The greatest companies have the greatest purposes, said co-CEO and founder of Whole Foods Market John Mackey at his speech at the Farmer School of Business (FSB) Tuesday night.
Mackey’s talk, titled Conscious Business and Conscious Capitalism: New Paradigms for the 21st Century, was the kick-off for the FSB Executive Speakers Series. The speech focused on Mackey’s unique view of what business should strive to be.
“The leadership of conscious business means thinking about business differently,” Mackey said. “It means thinking, ‘How can my business change the world?'”
That heroic view of business is what Mackey said his company is founded upon. Mackey opened the first Whole Foods Market in Austin, Texas with the primary goal of selling healthy food and earning a living. He said he did not envision a Whole Foods empire, but the growth was the result of a flood damaging the first store, forcing him to look for a second location to place his products should an accident happen again. Since then, the company has expanded to 280 stores in the U.S., Canada and the United Kingdom.
“Enterprises have a higher purpose beyond maximizing profits,” Mackey said. “Enterprises are managed to optimize value of the major interdependent stakeholders, have conscious leadership and conscious business culture.”
According to Mackey, that means the business is not out to make money. Instead, it should be to strive for the highest ideals.
“We must aspire to fulfill good, true, beautiful and heroic.” Mackey said. “This is what the people want, and this is how businesses will succeed today.”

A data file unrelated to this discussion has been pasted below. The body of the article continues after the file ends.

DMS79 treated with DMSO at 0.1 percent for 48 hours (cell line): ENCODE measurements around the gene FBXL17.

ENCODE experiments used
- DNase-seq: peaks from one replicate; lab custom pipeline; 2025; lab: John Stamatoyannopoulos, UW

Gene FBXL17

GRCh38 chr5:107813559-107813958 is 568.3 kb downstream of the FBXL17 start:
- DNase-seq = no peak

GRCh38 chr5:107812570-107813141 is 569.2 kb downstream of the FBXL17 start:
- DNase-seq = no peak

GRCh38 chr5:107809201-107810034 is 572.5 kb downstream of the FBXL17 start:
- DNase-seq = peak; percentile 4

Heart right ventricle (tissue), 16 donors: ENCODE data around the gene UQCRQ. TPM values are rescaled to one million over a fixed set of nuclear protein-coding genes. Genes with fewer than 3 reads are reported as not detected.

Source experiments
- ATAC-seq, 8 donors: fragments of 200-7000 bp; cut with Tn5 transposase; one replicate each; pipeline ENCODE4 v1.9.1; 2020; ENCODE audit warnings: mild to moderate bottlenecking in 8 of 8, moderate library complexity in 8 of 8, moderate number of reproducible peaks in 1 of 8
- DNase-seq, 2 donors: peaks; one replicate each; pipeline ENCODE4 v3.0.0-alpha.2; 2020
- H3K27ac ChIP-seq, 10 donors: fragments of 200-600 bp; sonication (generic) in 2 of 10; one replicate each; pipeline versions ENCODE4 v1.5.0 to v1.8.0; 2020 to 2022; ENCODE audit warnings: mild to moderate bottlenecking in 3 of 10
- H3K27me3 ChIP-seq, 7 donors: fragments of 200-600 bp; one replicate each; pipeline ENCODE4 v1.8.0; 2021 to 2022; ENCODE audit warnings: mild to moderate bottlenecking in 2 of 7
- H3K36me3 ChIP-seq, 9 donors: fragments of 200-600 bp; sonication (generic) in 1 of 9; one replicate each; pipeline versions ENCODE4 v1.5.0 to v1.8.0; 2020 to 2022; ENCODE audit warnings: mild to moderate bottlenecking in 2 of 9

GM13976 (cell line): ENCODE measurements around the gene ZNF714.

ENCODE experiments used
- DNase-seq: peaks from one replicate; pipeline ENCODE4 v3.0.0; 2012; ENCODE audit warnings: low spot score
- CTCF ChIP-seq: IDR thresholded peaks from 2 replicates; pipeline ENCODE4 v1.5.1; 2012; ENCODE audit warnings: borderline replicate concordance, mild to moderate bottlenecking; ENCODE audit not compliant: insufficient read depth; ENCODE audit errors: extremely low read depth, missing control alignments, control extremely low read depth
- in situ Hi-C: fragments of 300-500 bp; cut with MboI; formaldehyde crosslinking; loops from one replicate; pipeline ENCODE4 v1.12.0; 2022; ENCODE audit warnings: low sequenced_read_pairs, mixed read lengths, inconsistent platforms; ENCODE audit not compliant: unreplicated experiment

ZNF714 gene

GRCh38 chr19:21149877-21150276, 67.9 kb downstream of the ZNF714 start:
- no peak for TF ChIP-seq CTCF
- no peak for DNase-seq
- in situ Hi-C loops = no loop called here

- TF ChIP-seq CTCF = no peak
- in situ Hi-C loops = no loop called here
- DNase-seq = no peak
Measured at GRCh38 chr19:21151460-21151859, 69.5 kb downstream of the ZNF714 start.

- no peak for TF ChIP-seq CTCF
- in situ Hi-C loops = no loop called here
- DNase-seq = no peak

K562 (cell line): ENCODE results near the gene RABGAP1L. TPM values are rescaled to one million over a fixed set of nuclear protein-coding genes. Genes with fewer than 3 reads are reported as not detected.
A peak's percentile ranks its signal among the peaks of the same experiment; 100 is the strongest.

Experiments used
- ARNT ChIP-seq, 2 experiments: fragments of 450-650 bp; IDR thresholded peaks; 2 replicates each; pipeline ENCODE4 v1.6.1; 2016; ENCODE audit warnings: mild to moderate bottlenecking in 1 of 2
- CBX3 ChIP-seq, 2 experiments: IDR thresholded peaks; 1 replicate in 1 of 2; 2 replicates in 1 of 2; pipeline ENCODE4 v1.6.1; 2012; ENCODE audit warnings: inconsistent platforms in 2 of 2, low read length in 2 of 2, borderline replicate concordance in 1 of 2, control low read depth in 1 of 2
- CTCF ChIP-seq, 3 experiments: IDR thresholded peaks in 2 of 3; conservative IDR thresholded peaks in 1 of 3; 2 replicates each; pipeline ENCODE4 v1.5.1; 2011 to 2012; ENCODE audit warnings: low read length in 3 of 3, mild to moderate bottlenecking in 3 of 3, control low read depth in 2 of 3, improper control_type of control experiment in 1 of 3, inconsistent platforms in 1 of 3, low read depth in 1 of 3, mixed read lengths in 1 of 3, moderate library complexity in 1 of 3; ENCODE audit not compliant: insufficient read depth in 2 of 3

Mackey said these four ideals are implemented at his company. Whole Foods is good by providing excellent service to customers, true in the knowledge of the quality of their products, beautiful by giving 5 percent of its profit to nonprofit organizations and heroic by loving and caring about the world enough to want to make a difference, according to Mackey.
“I thought it was a relevant way to look at business today,” junior Ian Winner said. “These are principles I want to consider as I move into the business world.”
Another point Mackey stressed was that his company’s achievements are the result of happy team members, happy customers and happy investors. To generate that happiness, he said, was the by-product of Whole Food’s core commitment to purpose, personal growth of its employees, service and friendship.
Junior Blaze Burke said Mackey’s perspective was an interesting way to look at business.
“You’re always looking for a new, competitive edge, and that changed perspective to put consumers ahead of profits is not the first thought most businesses have,” Burke said.
Mackey said it was crucial to end old business metaphors like “survival of the fittest” to emphasize businesses should care about other businesses, like their suppliers, as well.
“It needs to be a win/win/win environment,” Mackey said. “If it is focused on a higher purpose, all stakeholders can win with a harmony of interests.”
American Studies Assistant Professor Kelly Quinn called Whole Foods’ model provocative, but she saw flaws in Mackey’s happiness for all attitude.
“What’s happiness as a principle,” Quinn asked. “How does (Mackey) know what a satisfied customer looks like?”
Business models aside, Burke thought Whole Foods’ pledge to customers and the environment was most significant to him.
“(Whole Foods) has that bigger purpose beyond monetary value by putting people and the environment first,” he said.
Like many in the audience, Winner and Burke are considering careers as entrepreneurs, and Ernst & Young named Mackey Entrepreneur of the Year in 2003. His advice for the aspiring businessmen is simple: Do what he did and follow your dreams before it is too late.